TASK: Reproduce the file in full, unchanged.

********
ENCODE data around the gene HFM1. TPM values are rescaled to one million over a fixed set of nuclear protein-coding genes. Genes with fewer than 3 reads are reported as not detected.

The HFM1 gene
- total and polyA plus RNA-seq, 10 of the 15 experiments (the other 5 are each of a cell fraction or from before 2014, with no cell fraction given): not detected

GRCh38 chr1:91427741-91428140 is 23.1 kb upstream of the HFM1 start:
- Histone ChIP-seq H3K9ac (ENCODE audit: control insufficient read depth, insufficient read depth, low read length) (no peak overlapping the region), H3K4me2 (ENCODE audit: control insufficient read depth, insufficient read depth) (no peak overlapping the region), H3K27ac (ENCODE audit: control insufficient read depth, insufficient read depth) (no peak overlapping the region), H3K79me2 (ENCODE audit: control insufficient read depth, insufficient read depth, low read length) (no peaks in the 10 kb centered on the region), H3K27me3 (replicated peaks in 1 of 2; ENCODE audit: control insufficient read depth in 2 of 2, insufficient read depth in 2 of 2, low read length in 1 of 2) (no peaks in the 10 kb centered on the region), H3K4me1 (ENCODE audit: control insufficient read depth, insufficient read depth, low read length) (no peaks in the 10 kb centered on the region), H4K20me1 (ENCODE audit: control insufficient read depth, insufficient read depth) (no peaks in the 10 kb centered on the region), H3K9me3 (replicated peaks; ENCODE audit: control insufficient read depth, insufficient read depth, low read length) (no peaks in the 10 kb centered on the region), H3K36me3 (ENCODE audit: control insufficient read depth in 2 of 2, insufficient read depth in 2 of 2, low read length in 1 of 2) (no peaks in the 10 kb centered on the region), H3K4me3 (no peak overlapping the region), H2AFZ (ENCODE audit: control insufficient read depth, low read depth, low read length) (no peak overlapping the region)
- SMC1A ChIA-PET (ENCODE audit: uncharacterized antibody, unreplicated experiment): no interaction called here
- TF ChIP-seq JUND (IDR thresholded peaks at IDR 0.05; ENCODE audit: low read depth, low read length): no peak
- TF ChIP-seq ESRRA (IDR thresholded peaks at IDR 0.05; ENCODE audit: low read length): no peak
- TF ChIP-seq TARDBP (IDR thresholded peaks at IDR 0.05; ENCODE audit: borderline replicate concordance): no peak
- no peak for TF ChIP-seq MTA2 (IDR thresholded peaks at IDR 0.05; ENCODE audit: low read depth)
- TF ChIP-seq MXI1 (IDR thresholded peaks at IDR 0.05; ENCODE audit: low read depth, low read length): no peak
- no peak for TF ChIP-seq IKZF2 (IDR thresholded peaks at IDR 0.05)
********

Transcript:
ENCODE data around the gene HFM1. TPM values are rescaled to one million over a fixed set of nuclear protein-coding genes. Genes with fewer than 3 reads are reported as not detected.

The HFM1 gene
- total and polyA plus RNA-seq, 10 of the 15 experiments (the other 5 are each of a cell fraction or from before 2014, with no cell fraction given): not detected

GRCh38 chr1:91427741-91428140 is 23.1 kb upstream of the HFM1 start:
- Histone ChIP-seq H3K9ac (ENCODE audit: control insufficient read depth, insufficient read depth, low read length) (no peak overlapping the region), H3K4me2 (ENCODE audit: control insufficient read depth, insufficient read depth) (no peak overlapping the region), H3K27ac (ENCODE audit: control insufficient read depth, insufficient read depth) (no peak overlapping the region), H3K79me2 (ENCODE audit: control insufficient read depth, insufficient read depth, low read length) (no peaks in the 10 kb centered on the region), H3K27me3 (replicated peaks in 1 of 2; ENCODE audit: control insufficient read depth in 2 of 2, insufficient read depth in 2 of 2, low read length in 1 of 2) (no peaks in the 10 kb centered on the region), H3K4me1 (ENCODE audit: control insufficient read depth, insufficient read depth, low read length) (no peaks in the 10 kb centered on the region), H4K20me1 (ENCODE audit: control insufficient read depth, insufficient read depth) (no peaks in the 10 kb centered on the region), H3K9me3 (replicated peaks; ENCODE audit: control insufficient read depth, insufficient read depth, low read length) (no peaks in the 10 kb centered on the region), H3K36me3 (ENCODE audit: control insufficient read depth in 2 of 2, insufficient read depth in 2 of 2, low read length in 1 of 2) (no peaks in the 10 kb centered on the region), H3K4me3 (no peak overlapping the region), H2AFZ (ENCODE audit: control insufficient read depth, low read depth, low read length) (no peak overlapping the region)
- SMC1A ChIA-PET (ENCODE audit: uncharacterized antibody, unreplicated experiment): no interaction called here
- TF ChIP-seq JUND (IDR thresholded peaks at IDR 0.05; ENCODE audit: low read depth, low read length): no peak
- TF ChIP-seq ESRRA (IDR thresholded peaks at IDR 0.05; ENCODE audit: low read length): no peak
- TF ChIP-seq TARDBP (IDR thresholded peaks at IDR 0.05; ENCODE audit: borderline replicate concordance): no peak
- no peak for TF ChIP-seq MTA2 (IDR thresholded peaks at IDR 0.05; ENCODE audit: low read depth)
- TF ChIP-seq MXI1 (IDR thresholded peaks at IDR 0.05; ENCODE audit: low read depth, low read length): no peak
- no peak for TF ChIP-seq IKZF2 (IDR thresholded peaks at IDR 0.05)